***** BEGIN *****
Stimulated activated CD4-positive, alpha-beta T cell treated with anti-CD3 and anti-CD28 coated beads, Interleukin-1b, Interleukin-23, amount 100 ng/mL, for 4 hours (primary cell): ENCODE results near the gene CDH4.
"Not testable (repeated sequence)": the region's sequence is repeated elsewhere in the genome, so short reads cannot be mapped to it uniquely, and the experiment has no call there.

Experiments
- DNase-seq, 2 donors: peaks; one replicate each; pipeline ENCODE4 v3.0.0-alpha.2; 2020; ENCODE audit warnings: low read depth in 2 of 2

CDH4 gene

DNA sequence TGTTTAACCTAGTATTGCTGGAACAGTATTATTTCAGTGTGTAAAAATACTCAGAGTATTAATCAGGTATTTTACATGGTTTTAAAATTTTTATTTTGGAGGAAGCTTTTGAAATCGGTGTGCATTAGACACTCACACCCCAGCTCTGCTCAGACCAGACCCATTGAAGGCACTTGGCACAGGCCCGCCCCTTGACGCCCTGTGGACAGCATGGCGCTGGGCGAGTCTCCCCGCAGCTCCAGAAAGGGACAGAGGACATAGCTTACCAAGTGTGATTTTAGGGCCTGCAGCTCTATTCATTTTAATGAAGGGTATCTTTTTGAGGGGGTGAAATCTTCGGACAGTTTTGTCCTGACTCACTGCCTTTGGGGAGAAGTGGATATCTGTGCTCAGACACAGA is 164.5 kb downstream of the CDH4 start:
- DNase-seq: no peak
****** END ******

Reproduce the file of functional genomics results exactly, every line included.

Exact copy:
Stimulated activated CD4-positive, alpha-beta T cell treated with anti-CD3 and anti-CD28 coated beads, Interleukin-1b, Interleukin-23, amount 100 ng/mL, for 4 hours (primary cell): ENCODE results near the gene CDH4.
"Not testable (repeated sequence)": the region's sequence is repeated elsewhere in the genome, so short reads cannot be mapped to it uniquely, and the experiment has no call there.

Experiments
- DNase-seq, 2 donors: peaks; one replicate each; pipeline ENCODE4 v3.0.0-alpha.2; 2020; ENCODE audit warnings: low read depth in 2 of 2

CDH4 gene

DNA sequence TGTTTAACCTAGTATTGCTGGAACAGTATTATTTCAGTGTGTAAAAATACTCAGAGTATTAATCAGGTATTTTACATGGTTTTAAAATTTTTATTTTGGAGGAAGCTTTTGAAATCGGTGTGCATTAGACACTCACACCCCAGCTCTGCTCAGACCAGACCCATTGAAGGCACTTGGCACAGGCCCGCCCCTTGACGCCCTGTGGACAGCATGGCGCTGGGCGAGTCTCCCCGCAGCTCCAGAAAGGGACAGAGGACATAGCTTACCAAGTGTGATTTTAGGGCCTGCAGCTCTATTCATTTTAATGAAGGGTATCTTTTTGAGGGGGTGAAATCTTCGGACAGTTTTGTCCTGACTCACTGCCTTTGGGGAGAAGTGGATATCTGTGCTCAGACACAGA is 164.5 kb downstream of the CDH4 start:
- DNase-seq: no peak